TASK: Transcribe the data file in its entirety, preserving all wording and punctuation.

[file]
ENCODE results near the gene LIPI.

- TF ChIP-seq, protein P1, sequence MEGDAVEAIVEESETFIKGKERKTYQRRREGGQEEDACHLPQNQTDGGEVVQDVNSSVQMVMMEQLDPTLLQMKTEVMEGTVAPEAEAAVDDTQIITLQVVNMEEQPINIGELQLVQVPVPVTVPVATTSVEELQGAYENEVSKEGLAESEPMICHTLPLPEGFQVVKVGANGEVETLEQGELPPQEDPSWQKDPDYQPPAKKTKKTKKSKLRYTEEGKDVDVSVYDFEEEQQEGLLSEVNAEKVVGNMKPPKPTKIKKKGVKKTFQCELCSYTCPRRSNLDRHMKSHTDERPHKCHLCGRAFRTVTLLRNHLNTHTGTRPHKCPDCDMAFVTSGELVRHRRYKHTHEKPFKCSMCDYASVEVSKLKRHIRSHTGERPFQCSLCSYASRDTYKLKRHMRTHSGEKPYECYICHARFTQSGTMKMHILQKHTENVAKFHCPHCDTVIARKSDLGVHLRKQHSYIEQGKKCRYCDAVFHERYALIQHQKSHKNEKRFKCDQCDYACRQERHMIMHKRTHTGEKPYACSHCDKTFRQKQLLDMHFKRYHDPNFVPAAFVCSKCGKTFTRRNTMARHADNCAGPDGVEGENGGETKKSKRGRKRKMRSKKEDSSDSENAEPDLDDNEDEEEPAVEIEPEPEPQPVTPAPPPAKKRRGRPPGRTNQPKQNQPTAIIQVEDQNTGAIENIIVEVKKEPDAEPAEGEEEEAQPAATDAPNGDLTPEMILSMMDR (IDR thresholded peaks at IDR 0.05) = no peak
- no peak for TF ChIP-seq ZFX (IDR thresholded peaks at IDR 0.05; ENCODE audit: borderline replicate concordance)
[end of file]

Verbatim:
ENCODE results near the gene LIPI.

- TF ChIP-seq, protein P1, sequence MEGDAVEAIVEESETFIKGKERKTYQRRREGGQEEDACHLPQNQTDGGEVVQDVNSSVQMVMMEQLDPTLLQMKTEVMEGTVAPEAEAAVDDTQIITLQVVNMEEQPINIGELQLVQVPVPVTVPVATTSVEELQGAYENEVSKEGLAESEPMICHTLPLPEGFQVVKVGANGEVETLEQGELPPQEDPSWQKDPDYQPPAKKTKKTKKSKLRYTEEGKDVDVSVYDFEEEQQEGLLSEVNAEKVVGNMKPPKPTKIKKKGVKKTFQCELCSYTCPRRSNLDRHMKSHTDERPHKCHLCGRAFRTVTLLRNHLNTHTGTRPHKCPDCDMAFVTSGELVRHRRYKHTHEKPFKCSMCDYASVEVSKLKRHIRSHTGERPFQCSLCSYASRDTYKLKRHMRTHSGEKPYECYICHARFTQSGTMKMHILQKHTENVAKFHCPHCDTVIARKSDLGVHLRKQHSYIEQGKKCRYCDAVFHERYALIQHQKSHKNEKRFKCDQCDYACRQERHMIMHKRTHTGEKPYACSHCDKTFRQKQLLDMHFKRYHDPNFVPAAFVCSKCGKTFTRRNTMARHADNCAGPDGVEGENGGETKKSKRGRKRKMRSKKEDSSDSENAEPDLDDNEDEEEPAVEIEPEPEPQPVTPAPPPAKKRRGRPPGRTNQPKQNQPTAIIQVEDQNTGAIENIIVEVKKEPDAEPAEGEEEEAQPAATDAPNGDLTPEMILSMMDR (IDR thresholded peaks at IDR 0.05) = no peak
- no peak for TF ChIP-seq ZFX (IDR thresholded peaks at IDR 0.05; ENCODE audit: borderline replicate concordance)